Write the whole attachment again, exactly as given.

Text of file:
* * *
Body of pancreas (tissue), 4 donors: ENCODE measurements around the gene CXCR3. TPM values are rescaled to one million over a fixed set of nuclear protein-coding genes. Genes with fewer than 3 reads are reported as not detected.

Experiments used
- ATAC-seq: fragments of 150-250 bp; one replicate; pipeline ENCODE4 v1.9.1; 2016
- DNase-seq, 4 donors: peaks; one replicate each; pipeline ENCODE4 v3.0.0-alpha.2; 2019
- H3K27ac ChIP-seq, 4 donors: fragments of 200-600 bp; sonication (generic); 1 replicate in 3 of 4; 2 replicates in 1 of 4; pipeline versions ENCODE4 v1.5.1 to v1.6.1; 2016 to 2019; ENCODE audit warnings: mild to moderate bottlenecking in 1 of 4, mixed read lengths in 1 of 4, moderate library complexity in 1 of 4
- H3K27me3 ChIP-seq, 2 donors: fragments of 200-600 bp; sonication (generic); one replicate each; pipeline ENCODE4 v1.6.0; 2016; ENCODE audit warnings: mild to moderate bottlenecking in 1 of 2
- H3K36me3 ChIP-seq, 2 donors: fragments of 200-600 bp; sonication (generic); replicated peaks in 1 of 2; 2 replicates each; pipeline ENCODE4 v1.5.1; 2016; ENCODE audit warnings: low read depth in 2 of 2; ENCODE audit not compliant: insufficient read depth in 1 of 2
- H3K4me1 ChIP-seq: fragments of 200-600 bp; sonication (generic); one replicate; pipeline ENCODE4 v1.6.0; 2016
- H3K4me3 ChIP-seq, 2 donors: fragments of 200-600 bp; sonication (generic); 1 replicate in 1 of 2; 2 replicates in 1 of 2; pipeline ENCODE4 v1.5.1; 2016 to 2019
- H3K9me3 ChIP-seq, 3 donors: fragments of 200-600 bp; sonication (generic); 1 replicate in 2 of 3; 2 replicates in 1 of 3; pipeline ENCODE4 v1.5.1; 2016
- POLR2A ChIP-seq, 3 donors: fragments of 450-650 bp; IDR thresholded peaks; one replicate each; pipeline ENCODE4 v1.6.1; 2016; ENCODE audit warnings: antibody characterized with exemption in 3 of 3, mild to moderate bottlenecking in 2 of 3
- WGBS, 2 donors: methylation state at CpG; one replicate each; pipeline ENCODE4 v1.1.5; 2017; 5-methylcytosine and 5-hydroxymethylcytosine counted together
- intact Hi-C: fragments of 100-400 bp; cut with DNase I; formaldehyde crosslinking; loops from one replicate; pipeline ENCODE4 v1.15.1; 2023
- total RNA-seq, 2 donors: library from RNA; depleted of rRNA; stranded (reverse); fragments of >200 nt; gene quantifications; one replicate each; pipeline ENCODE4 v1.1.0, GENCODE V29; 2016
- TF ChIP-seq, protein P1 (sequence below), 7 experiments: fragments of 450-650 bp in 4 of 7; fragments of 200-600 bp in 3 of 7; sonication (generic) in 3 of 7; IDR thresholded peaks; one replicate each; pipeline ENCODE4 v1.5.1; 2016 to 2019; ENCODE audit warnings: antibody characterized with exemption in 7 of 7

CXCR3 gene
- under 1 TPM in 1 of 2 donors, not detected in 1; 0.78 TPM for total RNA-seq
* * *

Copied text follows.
Body of pancreas (tissue), 4 donors: ENCODE measurements around the gene CXCR3. TPM values are rescaled to one million over a fixed set of nuclear protein-coding genes. Genes with fewer than 3 reads are reported as not detected.

Experiments used
- ATAC-seq: fragments of 150-250 bp; one replicate; pipeline ENCODE4 v1.9.1; 2016
- DNase-seq, 4 donors: peaks; one replicate each; pipeline ENCODE4 v3.0.0-alpha.2; 2019
- H3K27ac ChIP-seq, 4 donors: fragments of 200-600 bp; sonication (generic); 1 replicate in 3 of 4; 2 replicates in 1 of 4; pipeline versions ENCODE4 v1.5.1 to v1.6.1; 2016 to 2019; ENCODE audit warnings: mild to moderate bottlenecking in 1 of 4, mixed read lengths in 1 of 4, moderate library complexity in 1 of 4
- H3K27me3 ChIP-seq, 2 donors: fragments of 200-600 bp; sonication (generic); one replicate each; pipeline ENCODE4 v1.6.0; 2016; ENCODE audit warnings: mild to moderate bottlenecking in 1 of 2
- H3K36me3 ChIP-seq, 2 donors: fragments of 200-600 bp; sonication (generic); replicated peaks in 1 of 2; 2 replicates each; pipeline ENCODE4 v1.5.1; 2016; ENCODE audit warnings: low read depth in 2 of 2; ENCODE audit not compliant: insufficient read depth in 1 of 2
- H3K4me1 ChIP-seq: fragments of 200-600 bp; sonication (generic); one replicate; pipeline ENCODE4 v1.6.0; 2016
- H3K4me3 ChIP-seq, 2 donors: fragments of 200-600 bp; sonication (generic); 1 replicate in 1 of 2; 2 replicates in 1 of 2; pipeline ENCODE4 v1.5.1; 2016 to 2019
- H3K9me3 ChIP-seq, 3 donors: fragments of 200-600 bp; sonication (generic); 1 replicate in 2 of 3; 2 replicates in 1 of 3; pipeline ENCODE4 v1.5.1; 2016
- POLR2A ChIP-seq, 3 donors: fragments of 450-650 bp; IDR thresholded peaks; one replicate each; pipeline ENCODE4 v1.6.1; 2016; ENCODE audit warnings: antibody characterized with exemption in 3 of 3, mild to moderate bottlenecking in 2 of 3
- WGBS, 2 donors: methylation state at CpG; one replicate each; pipeline ENCODE4 v1.1.5; 2017; 5-methylcytosine and 5-hydroxymethylcytosine counted together
- intact Hi-C: fragments of 100-400 bp; cut with DNase I; formaldehyde crosslinking; loops from one replicate; pipeline ENCODE4 v1.15.1; 2023
- total RNA-seq, 2 donors: library from RNA; depleted of rRNA; stranded (reverse); fragments of >200 nt; gene quantifications; one replicate each; pipeline ENCODE4 v1.1.0, GENCODE V29; 2016
- TF ChIP-seq, protein P1 (sequence below), 7 experiments: fragments of 450-650 bp in 4 of 7; fragments of 200-600 bp in 3 of 7; sonication (generic) in 3 of 7; IDR thresholded peaks; one replicate each; pipeline ENCODE4 v1.5.1; 2016 to 2019; ENCODE audit warnings: antibody characterized with exemption in 7 of 7

CXCR3 gene
- under 1 TPM in 1 of 2 donors, not detected in 1; 0.78 TPM for total RNA-seq